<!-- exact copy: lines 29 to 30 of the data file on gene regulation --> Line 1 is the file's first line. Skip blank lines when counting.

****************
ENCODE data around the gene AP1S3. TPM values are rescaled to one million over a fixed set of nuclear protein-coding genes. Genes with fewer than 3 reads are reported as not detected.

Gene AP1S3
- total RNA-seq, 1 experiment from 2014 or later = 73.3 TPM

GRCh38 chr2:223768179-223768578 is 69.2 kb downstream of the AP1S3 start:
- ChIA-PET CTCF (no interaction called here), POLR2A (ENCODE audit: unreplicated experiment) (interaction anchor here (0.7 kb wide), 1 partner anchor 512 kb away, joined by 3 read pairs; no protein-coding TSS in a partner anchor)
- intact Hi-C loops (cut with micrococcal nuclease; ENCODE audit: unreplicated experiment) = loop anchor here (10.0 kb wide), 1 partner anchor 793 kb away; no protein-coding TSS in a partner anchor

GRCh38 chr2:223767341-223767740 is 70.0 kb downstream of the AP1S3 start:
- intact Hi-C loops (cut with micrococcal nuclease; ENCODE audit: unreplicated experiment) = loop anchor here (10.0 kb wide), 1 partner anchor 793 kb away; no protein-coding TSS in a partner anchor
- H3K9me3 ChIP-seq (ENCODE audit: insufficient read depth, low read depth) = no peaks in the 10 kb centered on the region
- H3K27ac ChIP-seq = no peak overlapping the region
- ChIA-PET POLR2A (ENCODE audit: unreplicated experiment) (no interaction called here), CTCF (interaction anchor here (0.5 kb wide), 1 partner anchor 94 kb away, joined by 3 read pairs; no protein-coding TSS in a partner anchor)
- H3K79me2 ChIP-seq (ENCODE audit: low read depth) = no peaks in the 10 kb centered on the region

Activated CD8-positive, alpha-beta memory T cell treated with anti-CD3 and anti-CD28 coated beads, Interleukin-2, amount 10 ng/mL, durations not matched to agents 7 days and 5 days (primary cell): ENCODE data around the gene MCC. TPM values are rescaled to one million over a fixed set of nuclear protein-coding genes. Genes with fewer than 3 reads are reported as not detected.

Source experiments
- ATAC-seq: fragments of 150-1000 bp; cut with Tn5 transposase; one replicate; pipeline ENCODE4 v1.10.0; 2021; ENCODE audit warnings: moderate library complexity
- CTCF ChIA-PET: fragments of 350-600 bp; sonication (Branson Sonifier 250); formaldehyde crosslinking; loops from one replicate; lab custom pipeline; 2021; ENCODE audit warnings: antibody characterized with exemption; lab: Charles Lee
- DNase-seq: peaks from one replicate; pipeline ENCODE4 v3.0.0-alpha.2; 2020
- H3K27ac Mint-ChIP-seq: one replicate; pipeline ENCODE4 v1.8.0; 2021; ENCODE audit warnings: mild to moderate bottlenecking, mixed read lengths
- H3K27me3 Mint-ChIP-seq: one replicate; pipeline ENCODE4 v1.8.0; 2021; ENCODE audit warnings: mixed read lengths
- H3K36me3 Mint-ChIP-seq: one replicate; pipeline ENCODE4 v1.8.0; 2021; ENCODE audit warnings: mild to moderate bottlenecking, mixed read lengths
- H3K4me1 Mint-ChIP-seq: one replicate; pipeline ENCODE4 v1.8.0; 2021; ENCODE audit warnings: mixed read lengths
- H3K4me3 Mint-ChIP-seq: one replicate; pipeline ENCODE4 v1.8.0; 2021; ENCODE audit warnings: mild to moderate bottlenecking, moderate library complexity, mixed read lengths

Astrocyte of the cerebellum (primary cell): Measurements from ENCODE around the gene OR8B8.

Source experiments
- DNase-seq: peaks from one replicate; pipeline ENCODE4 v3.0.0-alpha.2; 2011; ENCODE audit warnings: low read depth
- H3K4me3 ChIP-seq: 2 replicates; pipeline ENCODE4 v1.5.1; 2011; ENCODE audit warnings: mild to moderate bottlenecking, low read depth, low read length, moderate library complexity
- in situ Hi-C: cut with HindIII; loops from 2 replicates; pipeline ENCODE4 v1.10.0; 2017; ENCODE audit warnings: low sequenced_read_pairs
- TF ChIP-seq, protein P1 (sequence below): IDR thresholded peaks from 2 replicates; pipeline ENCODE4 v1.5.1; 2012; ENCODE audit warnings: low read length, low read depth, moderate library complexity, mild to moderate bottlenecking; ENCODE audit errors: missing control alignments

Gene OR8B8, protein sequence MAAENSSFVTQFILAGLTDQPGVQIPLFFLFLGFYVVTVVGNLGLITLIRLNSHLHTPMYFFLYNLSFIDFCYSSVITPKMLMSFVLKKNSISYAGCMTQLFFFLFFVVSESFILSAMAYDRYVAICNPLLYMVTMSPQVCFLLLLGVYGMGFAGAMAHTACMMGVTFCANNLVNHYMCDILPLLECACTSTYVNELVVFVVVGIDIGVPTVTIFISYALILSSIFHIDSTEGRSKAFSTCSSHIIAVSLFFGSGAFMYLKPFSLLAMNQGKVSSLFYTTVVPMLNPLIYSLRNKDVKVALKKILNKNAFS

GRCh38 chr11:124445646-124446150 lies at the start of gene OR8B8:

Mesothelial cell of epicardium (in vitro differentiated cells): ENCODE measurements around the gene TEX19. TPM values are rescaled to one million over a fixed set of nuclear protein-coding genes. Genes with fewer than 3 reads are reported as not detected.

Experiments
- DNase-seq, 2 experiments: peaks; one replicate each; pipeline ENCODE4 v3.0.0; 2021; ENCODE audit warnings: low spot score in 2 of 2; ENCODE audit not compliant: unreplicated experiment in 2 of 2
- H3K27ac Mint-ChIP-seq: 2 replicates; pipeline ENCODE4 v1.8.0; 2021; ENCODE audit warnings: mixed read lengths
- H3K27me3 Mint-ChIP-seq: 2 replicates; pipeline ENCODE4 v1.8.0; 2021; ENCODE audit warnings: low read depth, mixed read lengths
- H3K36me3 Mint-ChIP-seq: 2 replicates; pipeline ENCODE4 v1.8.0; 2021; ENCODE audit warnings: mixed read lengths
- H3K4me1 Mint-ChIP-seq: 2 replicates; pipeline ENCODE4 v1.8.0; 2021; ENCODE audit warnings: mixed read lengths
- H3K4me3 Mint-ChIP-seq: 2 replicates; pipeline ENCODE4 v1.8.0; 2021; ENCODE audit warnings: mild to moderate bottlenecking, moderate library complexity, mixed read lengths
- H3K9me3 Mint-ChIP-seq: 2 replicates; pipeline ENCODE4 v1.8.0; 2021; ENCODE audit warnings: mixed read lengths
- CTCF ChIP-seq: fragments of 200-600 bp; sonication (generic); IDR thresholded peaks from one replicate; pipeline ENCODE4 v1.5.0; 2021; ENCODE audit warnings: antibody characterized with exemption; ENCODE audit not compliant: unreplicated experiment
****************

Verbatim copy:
Gene OR8B8, protein sequence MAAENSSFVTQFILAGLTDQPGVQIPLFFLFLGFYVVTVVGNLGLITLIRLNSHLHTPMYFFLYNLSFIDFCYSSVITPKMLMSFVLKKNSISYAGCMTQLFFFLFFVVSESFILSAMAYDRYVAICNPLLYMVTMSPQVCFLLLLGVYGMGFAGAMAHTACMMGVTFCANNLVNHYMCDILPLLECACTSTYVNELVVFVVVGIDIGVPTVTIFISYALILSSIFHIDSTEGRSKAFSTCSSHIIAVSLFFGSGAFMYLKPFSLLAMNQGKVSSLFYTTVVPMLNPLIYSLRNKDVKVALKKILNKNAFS

GRCh38 chr11:124445646-124446150 lies at the start of gene OR8B8: